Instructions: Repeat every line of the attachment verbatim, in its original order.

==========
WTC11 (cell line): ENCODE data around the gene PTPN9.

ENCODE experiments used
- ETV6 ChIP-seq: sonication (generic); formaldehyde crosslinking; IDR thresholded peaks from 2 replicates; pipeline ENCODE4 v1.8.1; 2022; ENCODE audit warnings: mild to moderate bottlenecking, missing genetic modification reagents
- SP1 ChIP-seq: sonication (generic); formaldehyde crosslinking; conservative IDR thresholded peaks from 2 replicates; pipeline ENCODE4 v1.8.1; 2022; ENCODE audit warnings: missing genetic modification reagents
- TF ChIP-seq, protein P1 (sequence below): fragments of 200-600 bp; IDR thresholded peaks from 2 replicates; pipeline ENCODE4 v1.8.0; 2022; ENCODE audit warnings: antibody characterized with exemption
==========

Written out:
WTC11 (cell line): ENCODE data around the gene PTPN9.

ENCODE experiments used
- ETV6 ChIP-seq: sonication (generic); formaldehyde crosslinking; IDR thresholded peaks from 2 replicates; pipeline ENCODE4 v1.8.1; 2022; ENCODE audit warnings: mild to moderate bottlenecking, missing genetic modification reagents
- SP1 ChIP-seq: sonication (generic); formaldehyde crosslinking; conservative IDR thresholded peaks from 2 replicates; pipeline ENCODE4 v1.8.1; 2022; ENCODE audit warnings: missing genetic modification reagents
- TF ChIP-seq, protein P1 (sequence below): fragments of 200-600 bp; IDR thresholded peaks from 2 replicates; pipeline ENCODE4 v1.8.0; 2022; ENCODE audit warnings: antibody characterized with exemption